Abstract:
Fourier-Wiener transform of the formal expression for multiple self-intersection local time is described in terms of the integral, which is divergent on the diagonals. The method of regularization we use in this work related to regularization of functions with non-integrable singularities. The strong local nondeterminism property, which is more restrictive than the property of local nondeterminism introduced by S.Berman is considered. Its geometrical meaning in the construction of the regularization is investigated. As the example the problem of regularization is solved for the compact perturbation of the planar Wiener process.

Abstract:
Let I be an m-primary ideal of a one-dimensional, analytically irreducible and residually rational local Noetherian domain R. Given the blowing-up of R along I we establish connections between the type-sequence of R and classical invariants like multiplicity, genus and reduction exponent of I.

Abstract:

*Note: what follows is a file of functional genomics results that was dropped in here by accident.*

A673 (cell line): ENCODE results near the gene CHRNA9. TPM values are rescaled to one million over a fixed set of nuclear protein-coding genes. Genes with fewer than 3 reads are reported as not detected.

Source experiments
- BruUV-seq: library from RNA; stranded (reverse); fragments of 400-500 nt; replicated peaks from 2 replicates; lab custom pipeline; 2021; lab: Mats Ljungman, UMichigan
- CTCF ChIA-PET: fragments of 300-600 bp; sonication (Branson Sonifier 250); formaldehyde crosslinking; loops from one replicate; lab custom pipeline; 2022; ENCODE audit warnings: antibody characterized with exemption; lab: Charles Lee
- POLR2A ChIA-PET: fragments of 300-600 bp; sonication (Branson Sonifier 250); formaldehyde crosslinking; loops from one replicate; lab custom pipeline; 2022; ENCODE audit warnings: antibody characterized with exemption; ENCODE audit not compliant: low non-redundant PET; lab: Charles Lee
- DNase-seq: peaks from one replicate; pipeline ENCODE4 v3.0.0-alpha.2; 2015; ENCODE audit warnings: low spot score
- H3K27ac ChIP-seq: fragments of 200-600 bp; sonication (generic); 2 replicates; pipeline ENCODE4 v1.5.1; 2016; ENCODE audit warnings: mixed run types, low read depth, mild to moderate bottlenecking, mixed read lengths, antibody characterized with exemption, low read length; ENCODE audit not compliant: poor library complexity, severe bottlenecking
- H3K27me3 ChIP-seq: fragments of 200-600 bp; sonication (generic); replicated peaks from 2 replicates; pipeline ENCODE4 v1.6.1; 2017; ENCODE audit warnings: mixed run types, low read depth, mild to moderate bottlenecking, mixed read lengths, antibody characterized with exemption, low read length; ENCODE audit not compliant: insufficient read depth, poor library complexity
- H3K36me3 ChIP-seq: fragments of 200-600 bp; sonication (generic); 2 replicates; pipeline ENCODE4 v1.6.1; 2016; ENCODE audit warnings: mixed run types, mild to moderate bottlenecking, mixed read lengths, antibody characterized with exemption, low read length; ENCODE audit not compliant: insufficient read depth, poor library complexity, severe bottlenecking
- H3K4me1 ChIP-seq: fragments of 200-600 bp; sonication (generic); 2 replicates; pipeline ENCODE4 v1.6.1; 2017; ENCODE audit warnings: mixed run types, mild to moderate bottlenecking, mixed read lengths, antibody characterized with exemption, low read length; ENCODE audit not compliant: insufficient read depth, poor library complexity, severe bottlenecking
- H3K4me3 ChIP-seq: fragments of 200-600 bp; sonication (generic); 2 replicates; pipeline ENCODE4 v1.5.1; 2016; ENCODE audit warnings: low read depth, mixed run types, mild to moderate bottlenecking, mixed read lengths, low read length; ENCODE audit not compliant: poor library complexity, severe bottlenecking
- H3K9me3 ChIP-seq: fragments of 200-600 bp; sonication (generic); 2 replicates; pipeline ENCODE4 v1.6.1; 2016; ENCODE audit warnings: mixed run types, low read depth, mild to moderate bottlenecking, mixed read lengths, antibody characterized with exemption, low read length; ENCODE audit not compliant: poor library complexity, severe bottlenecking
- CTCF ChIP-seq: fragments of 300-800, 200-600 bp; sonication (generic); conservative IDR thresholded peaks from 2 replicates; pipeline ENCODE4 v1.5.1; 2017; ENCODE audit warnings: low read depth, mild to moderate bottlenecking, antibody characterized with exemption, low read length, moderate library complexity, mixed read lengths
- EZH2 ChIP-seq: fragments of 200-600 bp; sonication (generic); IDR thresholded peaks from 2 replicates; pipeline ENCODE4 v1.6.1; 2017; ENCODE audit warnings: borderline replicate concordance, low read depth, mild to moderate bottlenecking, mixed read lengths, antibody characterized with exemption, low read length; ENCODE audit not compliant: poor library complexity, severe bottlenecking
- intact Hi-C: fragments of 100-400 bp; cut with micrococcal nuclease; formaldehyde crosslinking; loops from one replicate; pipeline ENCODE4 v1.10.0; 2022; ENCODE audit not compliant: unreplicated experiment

We present here an overview of the Fourier Transform Scanning Tunneling spectroscopy technique (FT-STS). This technique allows one to probe the electronic properties of a two-dimensional system by analyzing the standing waves formed in the vicinity of defects. We review both the experimental and theoretical aspects of this approach, basing our analysis on some of our previous results, as well as on other results described in the literature. We explain how the topology of the constant energy maps can be deduced from the FT of dI/dV map images which exhibit standing waves patterns. We show that not only the position of the features observed in the FT maps, but also their shape can be explained using different theoretical models of different levels of approximation. Thus, starting with the classical and well known expression of the Lindhard susceptibility which describes the screening of electron in a free electron gas, we show that from the momentum dependence of the susceptibility we can deduce the topology of the constant energy maps in a joint density of states approximation (JDOS). We describe how some of the specific features predicted by the JDOS are (or are not) observed experimentally in the FT maps. The role of the phase factors which are neglected in the rough JDOS approximation is described using the stationary phase conditions. We present also the technique of the T-matrix approximation, which takes into account accurately these phase factors. This technique has been successfully applied to normal metals, as well as to systems with more complicated constant energy contours. We present results recently obtained on graphene systems which demonstrate the power of this technique, and the usefulness of local measurements for determining the band structure, the map of the Fermi energy and the constant-energy maps.